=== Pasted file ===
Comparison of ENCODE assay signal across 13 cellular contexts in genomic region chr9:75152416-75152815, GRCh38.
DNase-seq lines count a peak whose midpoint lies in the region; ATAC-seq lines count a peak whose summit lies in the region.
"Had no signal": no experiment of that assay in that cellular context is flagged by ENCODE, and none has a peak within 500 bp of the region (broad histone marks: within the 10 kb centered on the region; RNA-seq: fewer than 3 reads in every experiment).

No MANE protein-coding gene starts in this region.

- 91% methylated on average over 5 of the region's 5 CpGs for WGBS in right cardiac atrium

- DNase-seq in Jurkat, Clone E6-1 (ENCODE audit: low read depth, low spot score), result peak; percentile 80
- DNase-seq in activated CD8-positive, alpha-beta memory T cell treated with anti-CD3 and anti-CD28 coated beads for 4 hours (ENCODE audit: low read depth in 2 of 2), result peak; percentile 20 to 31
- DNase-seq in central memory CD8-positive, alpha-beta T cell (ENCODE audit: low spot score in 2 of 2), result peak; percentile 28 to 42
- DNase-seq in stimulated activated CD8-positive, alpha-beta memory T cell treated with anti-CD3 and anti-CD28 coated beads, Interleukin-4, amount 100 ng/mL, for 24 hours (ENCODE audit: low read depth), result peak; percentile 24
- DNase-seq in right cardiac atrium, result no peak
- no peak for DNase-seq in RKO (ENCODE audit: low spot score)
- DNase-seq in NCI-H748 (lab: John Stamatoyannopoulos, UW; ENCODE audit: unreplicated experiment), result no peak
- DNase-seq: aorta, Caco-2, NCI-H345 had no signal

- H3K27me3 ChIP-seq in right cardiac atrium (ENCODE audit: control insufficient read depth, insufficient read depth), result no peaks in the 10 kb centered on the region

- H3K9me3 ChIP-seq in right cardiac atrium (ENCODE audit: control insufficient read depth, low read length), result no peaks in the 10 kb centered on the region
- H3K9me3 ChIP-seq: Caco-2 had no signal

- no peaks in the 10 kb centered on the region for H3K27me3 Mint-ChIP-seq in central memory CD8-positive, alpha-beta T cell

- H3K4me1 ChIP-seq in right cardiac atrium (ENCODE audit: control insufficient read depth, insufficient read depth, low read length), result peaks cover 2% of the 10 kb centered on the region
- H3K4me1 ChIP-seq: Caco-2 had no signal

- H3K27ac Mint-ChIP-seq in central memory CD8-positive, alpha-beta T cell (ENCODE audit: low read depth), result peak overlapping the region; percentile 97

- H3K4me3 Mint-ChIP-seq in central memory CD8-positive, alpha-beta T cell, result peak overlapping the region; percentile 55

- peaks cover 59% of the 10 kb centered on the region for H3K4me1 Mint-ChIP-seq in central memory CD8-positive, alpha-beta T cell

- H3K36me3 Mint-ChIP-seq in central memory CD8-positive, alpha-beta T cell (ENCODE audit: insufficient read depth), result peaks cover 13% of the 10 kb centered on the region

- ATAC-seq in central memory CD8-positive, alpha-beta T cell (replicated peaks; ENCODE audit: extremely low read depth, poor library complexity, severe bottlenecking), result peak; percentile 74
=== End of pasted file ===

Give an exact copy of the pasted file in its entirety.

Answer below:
Comparison of ENCODE assay signal across 13 cellular contexts in genomic region chr9:75152416-75152815, GRCh38.
DNase-seq lines count a peak whose midpoint lies in the region; ATAC-seq lines count a peak whose summit lies in the region.
"Had no signal": no experiment of that assay in that cellular context is flagged by ENCODE, and none has a peak within 500 bp of the region (broad histone marks: within the 10 kb centered on the region; RNA-seq: fewer than 3 reads in every experiment).

No MANE protein-coding gene starts in this region.

- 91% methylated on average over 5 of the region's 5 CpGs for WGBS in right cardiac atrium

- DNase-seq in Jurkat, Clone E6-1 (ENCODE audit: low read depth, low spot score), result peak; percentile 80
- DNase-seq in activated CD8-positive, alpha-beta memory T cell treated with anti-CD3 and anti-CD28 coated beads for 4 hours (ENCODE audit: low read depth in 2 of 2), result peak; percentile 20 to 31
- DNase-seq in central memory CD8-positive, alpha-beta T cell (ENCODE audit: low spot score in 2 of 2), result peak; percentile 28 to 42
- DNase-seq in stimulated activated CD8-positive, alpha-beta memory T cell treated with anti-CD3 and anti-CD28 coated beads, Interleukin-4, amount 100 ng/mL, for 24 hours (ENCODE audit: low read depth), result peak; percentile 24
- DNase-seq in right cardiac atrium, result no peak
- no peak for DNase-seq in RKO (ENCODE audit: low spot score)
- DNase-seq in NCI-H748 (lab: John Stamatoyannopoulos, UW; ENCODE audit: unreplicated experiment), result no peak
- DNase-seq: aorta, Caco-2, NCI-H345 had no signal

- H3K27me3 ChIP-seq in right cardiac atrium (ENCODE audit: control insufficient read depth, insufficient read depth), result no peaks in the 10 kb centered on the region

- H3K9me3 ChIP-seq in right cardiac atrium (ENCODE audit: control insufficient read depth, low read length), result no peaks in the 10 kb centered on the region
- H3K9me3 ChIP-seq: Caco-2 had no signal

- no peaks in the 10 kb centered on the region for H3K27me3 Mint-ChIP-seq in central memory CD8-positive, alpha-beta T cell

- H3K4me1 ChIP-seq in right cardiac atrium (ENCODE audit: control insufficient read depth, insufficient read depth, low read length), result peaks cover 2% of the 10 kb centered on the region
- H3K4me1 ChIP-seq: Caco-2 had no signal

- H3K27ac Mint-ChIP-seq in central memory CD8-positive, alpha-beta T cell (ENCODE audit: low read depth), result peak overlapping the region; percentile 97

- H3K4me3 Mint-ChIP-seq in central memory CD8-positive, alpha-beta T cell, result peak overlapping the region; percentile 55

- peaks cover 59% of the 10 kb centered on the region for H3K4me1 Mint-ChIP-seq in central memory CD8-positive, alpha-beta T cell

- H3K36me3 Mint-ChIP-seq in central memory CD8-positive, alpha-beta T cell (ENCODE audit: insufficient read depth), result peaks cover 13% of the 10 kb centered on the region

- ATAC-seq in central memory CD8-positive, alpha-beta T cell (replicated peaks; ENCODE audit: extremely low read depth, poor library complexity, severe bottlenecking), result peak; percentile 74